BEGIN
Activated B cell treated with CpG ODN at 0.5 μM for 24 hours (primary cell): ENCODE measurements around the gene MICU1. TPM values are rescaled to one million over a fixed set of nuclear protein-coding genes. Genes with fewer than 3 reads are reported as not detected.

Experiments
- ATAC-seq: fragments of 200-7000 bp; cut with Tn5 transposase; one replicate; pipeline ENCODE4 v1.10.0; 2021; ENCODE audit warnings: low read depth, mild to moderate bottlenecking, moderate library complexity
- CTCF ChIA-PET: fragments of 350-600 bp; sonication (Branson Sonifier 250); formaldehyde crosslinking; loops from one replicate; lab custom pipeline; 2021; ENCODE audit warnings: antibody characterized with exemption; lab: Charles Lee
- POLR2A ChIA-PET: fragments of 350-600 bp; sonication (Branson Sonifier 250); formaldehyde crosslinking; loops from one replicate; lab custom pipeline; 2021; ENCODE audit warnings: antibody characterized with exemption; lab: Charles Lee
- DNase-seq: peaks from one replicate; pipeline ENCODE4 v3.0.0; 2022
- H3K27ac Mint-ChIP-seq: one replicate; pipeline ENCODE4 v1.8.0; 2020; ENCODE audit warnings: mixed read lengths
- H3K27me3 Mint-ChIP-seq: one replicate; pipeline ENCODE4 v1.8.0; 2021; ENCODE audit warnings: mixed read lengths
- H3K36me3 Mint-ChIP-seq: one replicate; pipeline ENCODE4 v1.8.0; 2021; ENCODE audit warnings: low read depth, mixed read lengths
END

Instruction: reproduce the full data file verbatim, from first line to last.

Activated B cell treated with CpG ODN at 0.5 μM for 24 hours (primary cell): ENCODE measurements around the gene MICU1. TPM values are rescaled to one million over a fixed set of nuclear protein-coding genes. Genes with fewer than 3 reads are reported as not detected.

Experiments
- ATAC-seq: fragments of 200-7000 bp; cut with Tn5 transposase; one replicate; pipeline ENCODE4 v1.10.0; 2021; ENCODE audit warnings: low read depth, mild to moderate bottlenecking, moderate library complexity
- CTCF ChIA-PET: fragments of 350-600 bp; sonication (Branson Sonifier 250); formaldehyde crosslinking; loops from one replicate; lab custom pipeline; 2021; ENCODE audit warnings: antibody characterized with exemption; lab: Charles Lee
- POLR2A ChIA-PET: fragments of 350-600 bp; sonication (Branson Sonifier 250); formaldehyde crosslinking; loops from one replicate; lab custom pipeline; 2021; ENCODE audit warnings: antibody characterized with exemption; lab: Charles Lee
- DNase-seq: peaks from one replicate; pipeline ENCODE4 v3.0.0; 2022
- H3K27ac Mint-ChIP-seq: one replicate; pipeline ENCODE4 v1.8.0; 2020; ENCODE audit warnings: mixed read lengths
- H3K27me3 Mint-ChIP-seq: one replicate; pipeline ENCODE4 v1.8.0; 2021; ENCODE audit warnings: mixed read lengths
- H3K36me3 Mint-ChIP-seq: one replicate; pipeline ENCODE4 v1.8.0; 2021; ENCODE audit warnings: low read depth, mixed read lengths